The Issue: High Schoolers' Financial Literacy
Eighty-six percent of teenagers want to learn about managing money in the classroom before facing money mistakes in the real world. Although Illinois is 1 of 15 states that mandates a personal-finance course in high school, these lessons may not be reinforced at home—32% of parents avoid talking to their children about their family's financial situation. This lack of real-world knowledge can lead to financial problems as adults. However, the National Endowment for Financial Education reports that high-school and college students who receive financial education "show an increase in financial knowledge, which in turn drives increasingly responsible financial behavior as they become young adults."
The Campaign: Mentoring Teens About Financial Issues
All donations to this Grassroots campaign will be used by Moneythink to provide financial mentoring for low-income students in Chicago. For every $500 raised, Moneythink can provide a full year of mentoring sessions for five 11th or 12th graders. The mentors leading the sessions are college volunteers, whose age proximity helps to inspire interaction. "College students relate to high school students in a miraculous way that goes beyond cultural or socio-economic barriers," Moneythink co-founder Ted Gonder said. These mentors meet students weekly, and talk about money by using celebrities' public financial woes, such as Wesley Snipes's tax issues. They also map out goals with the students, such as saving for college, and discuss real-world financial planning, including entrepreneurship and budgeting.
While attending the University of Chicago, Ted Gonder looked outside his glittering campus to the underserved neighborhoods around it and realized that his education afforded him opportunities that others didn't have. So he decided to do something about it. He joined with a group of likeminded individuals to form Moneythink—an organization that teaches local low-income students financial skills to help lift them out of poverty. Just four years later, Moneythink was honored by the White House's Campus Champions of Change Challenge for empowering young people to educate themselves on real-world money matters.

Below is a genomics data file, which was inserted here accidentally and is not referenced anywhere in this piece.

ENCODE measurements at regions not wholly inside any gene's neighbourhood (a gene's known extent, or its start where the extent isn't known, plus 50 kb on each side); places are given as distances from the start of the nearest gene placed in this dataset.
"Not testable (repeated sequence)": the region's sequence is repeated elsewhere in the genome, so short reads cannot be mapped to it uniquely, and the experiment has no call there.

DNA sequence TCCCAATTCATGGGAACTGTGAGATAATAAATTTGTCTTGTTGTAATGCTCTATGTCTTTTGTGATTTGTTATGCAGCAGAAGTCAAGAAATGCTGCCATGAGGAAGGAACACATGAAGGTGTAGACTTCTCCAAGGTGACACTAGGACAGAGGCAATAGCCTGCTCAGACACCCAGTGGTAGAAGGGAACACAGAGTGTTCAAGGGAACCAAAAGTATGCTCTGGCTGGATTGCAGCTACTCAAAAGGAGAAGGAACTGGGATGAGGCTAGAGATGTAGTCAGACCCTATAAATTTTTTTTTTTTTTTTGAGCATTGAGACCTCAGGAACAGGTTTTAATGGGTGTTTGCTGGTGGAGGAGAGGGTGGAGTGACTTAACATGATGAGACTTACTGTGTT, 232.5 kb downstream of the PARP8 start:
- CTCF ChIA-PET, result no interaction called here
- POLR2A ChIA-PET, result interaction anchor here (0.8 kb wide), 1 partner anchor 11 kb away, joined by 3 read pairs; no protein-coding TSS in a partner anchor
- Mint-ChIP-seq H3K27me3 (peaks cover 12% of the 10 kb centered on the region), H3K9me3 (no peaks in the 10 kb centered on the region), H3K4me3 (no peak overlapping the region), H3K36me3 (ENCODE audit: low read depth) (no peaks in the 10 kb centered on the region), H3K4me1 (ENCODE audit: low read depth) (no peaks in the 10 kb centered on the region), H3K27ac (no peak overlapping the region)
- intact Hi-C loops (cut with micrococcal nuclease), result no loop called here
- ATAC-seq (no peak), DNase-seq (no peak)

Now college students from more than 25 universities across 10 states act as financial mentors for high-school students. They work in small groups with their mentees to plan budgets and goals, such as paying for college or starting a business. But they don't stop there. They want their lessons to extend throughout all of their students' lives to prevent money mismanagement in the future and to help them succeed as adults.
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